The community of Summerland was affected by a diphtheria outbreak in 1911. (Summerland Museum image)

Diphtheria outbreak affected Summerland in 1911

Contagious bacterial infection had 10 per cent fatality rate

By David Gregory

Five years after Summerland was incorporated, our community experienced its first epidemic.

There had been isolated cases, of typhoid, scarlet fever and tuberculosis, but in 1911, Summerland had its first cluster of infectious disease: diphtheria.

Diphtheria is one of the dreaded childhood diseases. It is a contagious bacterial infection that damages the throat area and can obstruct breathing. This infection has a 10 per cent fatality rate.

On Dec. 9, 1911, the first case of diphtheria was reported and almost immediately a second case was found in the same house in Summerland.

Also on that same day, two other families had contacted diphtheria.

Reeve James Ritchie ordered closure of schools churches and any assemblies. The schools remained closed until after Christmas.

READ ALSO: Spanish influenza affected British Columbia

READ ALSO: Summerland has faced disease outbreak in the past

There was a planned assembly for the newly formed Boy Scouts that was also cancelled.

In 1911, a vaccine was not available. The only treatment for diphtheria was antitoxin.

The antitoxin was derived from serum taken from healthy horses that had previously been inoculated with diphtheria and had developed immunity. The antitoxin was most effective when given to patients at the earliest stage of infection.

In addition, the district of Summerland enforced procedures to reduce the spread of infection: isolation, house quarantine and house disinfection.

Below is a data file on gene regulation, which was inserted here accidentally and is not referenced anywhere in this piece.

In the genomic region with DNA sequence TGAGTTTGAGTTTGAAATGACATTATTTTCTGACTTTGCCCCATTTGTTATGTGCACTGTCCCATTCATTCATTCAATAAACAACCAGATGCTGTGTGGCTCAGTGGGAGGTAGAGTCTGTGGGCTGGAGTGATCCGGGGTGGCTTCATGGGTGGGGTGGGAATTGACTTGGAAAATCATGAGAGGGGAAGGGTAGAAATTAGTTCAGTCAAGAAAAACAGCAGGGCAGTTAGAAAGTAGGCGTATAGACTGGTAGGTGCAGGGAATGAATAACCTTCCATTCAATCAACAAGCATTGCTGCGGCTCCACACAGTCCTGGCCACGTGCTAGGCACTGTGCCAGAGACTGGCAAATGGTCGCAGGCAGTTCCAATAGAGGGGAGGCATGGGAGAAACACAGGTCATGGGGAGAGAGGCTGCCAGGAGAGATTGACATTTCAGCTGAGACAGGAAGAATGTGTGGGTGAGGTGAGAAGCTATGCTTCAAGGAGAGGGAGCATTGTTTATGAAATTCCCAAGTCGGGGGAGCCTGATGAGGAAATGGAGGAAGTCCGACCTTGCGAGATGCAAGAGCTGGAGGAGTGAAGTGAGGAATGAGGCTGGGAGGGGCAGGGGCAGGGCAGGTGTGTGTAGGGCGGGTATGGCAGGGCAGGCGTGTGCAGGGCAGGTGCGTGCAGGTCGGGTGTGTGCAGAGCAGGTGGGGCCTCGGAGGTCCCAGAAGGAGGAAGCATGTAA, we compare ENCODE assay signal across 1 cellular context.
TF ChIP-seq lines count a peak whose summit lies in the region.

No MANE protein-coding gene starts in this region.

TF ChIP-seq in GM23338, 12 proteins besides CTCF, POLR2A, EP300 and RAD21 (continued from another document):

On Dec. 10, 10-year old Ruby Thompson, daughter of John and Ann Thompson, succumbed to the disease.

By Dec. 11, five additional families were affected. These families were ordered to remain in their homes and their homes disinfected.

Two days later, the administration of antitoxin began.

By Dec. 14, two more families with three to four cases were reported. The spread of diphtheria continued with two more infected families being reported.

Summerland’s medical officer, Dr. Charles Smith, ordered the quarantine of the family members to their houses and instructed the public to “keep away as far as possible from houses infected with diphtheria.”

The Summerland Review published the names of the families that were suspected of having diphtheria.

Smith speculated that the disease was brought to Summerland and spread first to the junior department of the school.

With the rapid administration of the antitoxin, the seriousness of the disease was reduced and eventually those infected by diphtheria recovered.

One patient who had a particularly slow and difficult time recovering from diphtheria was six-year old Bobby Hatfield, son of Seamus and Roberta Hatfield.

No further diphtheria cases were reported.

The schools were fumigated and disinfected. Hygiene practices within the school were improved.

The school’s “one common drinking cup” was replaced by a sanitary drinking fountain.

With the outbreak of diphtheria in several British Columbia communities, the province passed the School Medical Inspection Act of 1911.